Dear Yale SOM Alumni,
It is with a sense of great honor and profound responsibility that I begin my role as acting dean during Dean Ted Snyder’s sabbatical leave this academic year. I write to share a few thoughts about the year that lies ahead and invite your views on matters you consider important to the work of Yale SOM.
Mission, Goals, and Priorities: Our work at the School has been guided by an abiding commitment to the School’s mission and objectives. The mission has always mattered at SOM and in some ways it matters even more today. Strikingly, in the 2016 alumni survey, 94% of you indicated that the school’s mission is central to our identity. The School’s senior leadership team will carry the focus on mission forward with both confidence and humility, and I think, with uncommon collegiality.
We find ourselves at a moment in the School’s young life when almost every aspect of the School’s work is imbued with an extraordinary sense of momentum and excitement. In his letter announcing the sabbatical leave, Ted enumerated a series of goals for the coming year, including 1) strengthening our four current degree programs while developing the new Master of Management Studies degree; 2) along with continued faculty development, building out the school’s research infrastructure; and 3) deepening our engagement with SOM’s advisory boards and other important external stakeholders. I look forward to providing updates on the progress of these goals in the coming months.
In the remainder of this note, I offer updates on some recent developments and conclude with a few additional thoughts.
Alumni Engagement: Our alumni engagement is exemplary and the envy of peer institutions. This year, your participation in the annual fund, at 53%, set another record high since 1987. This is about twice what we see at most peer schools and greatly exceeds participation at all other schools at Yale including Yale College. You also participate actively in helping us recruit new students and guiding their career choices. Your participation in reunions and chapter activities continues to grow, including the 139 alumni events that took place last year. I hope that you will continue to engage with the school and encourage you to bookmark the alumni website for event information, access to the alumni directory, school news, and more.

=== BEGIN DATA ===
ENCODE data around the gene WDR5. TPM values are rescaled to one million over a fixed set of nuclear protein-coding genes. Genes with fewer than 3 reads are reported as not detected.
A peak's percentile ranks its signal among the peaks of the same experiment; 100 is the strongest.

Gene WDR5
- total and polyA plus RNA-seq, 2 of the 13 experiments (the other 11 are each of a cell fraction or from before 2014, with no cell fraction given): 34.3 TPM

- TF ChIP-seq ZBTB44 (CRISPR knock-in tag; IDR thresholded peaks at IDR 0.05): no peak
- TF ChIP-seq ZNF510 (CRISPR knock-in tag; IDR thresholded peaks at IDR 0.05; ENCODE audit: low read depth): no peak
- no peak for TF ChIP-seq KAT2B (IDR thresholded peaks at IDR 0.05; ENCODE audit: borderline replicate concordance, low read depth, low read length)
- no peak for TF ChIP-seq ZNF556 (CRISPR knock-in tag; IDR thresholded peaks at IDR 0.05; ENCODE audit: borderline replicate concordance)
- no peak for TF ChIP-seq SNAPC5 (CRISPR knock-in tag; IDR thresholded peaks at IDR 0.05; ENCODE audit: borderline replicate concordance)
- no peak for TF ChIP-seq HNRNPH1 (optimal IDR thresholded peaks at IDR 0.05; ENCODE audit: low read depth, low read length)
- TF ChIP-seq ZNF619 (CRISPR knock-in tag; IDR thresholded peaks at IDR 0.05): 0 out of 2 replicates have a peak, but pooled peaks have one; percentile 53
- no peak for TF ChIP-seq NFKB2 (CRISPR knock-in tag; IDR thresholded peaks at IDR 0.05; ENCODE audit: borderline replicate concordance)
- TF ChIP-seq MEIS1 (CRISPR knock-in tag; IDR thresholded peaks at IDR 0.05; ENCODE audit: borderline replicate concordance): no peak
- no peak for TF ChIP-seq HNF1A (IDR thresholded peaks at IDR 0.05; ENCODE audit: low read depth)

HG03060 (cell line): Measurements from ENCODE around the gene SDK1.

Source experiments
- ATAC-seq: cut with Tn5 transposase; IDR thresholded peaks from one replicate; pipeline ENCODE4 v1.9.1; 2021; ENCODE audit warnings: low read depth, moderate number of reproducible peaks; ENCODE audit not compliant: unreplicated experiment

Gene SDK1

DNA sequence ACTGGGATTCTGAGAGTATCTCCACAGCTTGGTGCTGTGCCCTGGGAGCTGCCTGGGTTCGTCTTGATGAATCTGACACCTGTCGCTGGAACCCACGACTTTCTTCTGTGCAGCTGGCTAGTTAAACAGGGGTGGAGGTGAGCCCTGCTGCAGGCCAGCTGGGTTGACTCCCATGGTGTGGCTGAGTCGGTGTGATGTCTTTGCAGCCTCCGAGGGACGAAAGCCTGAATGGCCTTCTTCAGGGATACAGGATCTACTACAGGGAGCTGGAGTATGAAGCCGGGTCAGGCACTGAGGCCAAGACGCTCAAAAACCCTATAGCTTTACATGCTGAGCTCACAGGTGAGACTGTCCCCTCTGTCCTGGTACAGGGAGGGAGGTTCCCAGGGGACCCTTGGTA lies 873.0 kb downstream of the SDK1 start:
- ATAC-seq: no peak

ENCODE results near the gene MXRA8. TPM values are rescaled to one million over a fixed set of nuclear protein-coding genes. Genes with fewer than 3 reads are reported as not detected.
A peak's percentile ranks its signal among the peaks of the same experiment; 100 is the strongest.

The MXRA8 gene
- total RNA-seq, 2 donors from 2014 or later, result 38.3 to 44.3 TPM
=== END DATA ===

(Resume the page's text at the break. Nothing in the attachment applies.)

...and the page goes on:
Degree Programs: Today we welcome our newest group of MBA and MAM students. Our new class of 68 EMBA students already started a month ago with an immersive two-week residential module. During the last five years, we have experienced an extraordinary surge of interest in all our programs. Consequently, the quality, depth, and diversity of our applicants, and hence of our matriculating classes, have never been better. I think you will share our collective pride and joy in our students when you engage with them! Our momentum is being better recognized in the media as well, for instance in this piece.
Faculty Update: We are equally excited about the extraordinary group of nine new professors who are joining our faculty this year. Their areas of scholarship include finance, organizational behavior, economics, and entrepreneurship. Among them are senior faculty who have previously held appointments at the University of Chicago Booth School, Board of Governors of the Federal Reserve System, and the Wharton School of the University of Pennsylvania.
We will also celebrate the careers of five long-term faculty members as they prepare to retire at the end of this academic year: Professors Jonathan Ingersoll, Sharon Oster, Douglas Rae, Subrata Sen, and Arthur Swersey. There are events being planned now to give alumni the chance to thank them before they depart.